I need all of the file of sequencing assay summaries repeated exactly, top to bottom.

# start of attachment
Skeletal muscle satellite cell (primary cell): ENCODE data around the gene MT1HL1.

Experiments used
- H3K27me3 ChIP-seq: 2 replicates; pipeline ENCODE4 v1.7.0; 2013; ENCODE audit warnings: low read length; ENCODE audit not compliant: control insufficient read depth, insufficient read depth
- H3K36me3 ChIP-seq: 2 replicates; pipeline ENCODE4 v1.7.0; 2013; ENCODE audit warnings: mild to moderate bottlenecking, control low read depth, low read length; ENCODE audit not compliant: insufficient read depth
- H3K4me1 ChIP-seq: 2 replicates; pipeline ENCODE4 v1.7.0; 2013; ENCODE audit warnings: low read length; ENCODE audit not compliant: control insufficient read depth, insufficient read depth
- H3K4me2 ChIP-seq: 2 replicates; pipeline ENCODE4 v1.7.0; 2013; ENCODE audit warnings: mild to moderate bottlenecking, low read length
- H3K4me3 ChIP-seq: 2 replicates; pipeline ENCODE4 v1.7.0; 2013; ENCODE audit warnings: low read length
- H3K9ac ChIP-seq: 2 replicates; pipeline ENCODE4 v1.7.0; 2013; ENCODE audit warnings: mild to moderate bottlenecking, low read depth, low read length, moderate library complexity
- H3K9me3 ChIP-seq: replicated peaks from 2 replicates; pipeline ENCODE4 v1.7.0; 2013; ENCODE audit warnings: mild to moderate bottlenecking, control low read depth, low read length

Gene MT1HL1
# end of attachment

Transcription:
Skeletal muscle satellite cell (primary cell): ENCODE data around the gene MT1HL1.

Experiments used
- H3K27me3 ChIP-seq: 2 replicates; pipeline ENCODE4 v1.7.0; 2013; ENCODE audit warnings: low read length; ENCODE audit not compliant: control insufficient read depth, insufficient read depth
- H3K36me3 ChIP-seq: 2 replicates; pipeline ENCODE4 v1.7.0; 2013; ENCODE audit warnings: mild to moderate bottlenecking, control low read depth, low read length; ENCODE audit not compliant: insufficient read depth
- H3K4me1 ChIP-seq: 2 replicates; pipeline ENCODE4 v1.7.0; 2013; ENCODE audit warnings: low read length; ENCODE audit not compliant: control insufficient read depth, insufficient read depth
- H3K4me2 ChIP-seq: 2 replicates; pipeline ENCODE4 v1.7.0; 2013; ENCODE audit warnings: mild to moderate bottlenecking, low read length
- H3K4me3 ChIP-seq: 2 replicates; pipeline ENCODE4 v1.7.0; 2013; ENCODE audit warnings: low read length
- H3K9ac ChIP-seq: 2 replicates; pipeline ENCODE4 v1.7.0; 2013; ENCODE audit warnings: mild to moderate bottlenecking, low read depth, low read length, moderate library complexity
- H3K9me3 ChIP-seq: replicated peaks from 2 replicates; pipeline ENCODE4 v1.7.0; 2013; ENCODE audit warnings: mild to moderate bottlenecking, control low read depth, low read length

Gene MT1HL1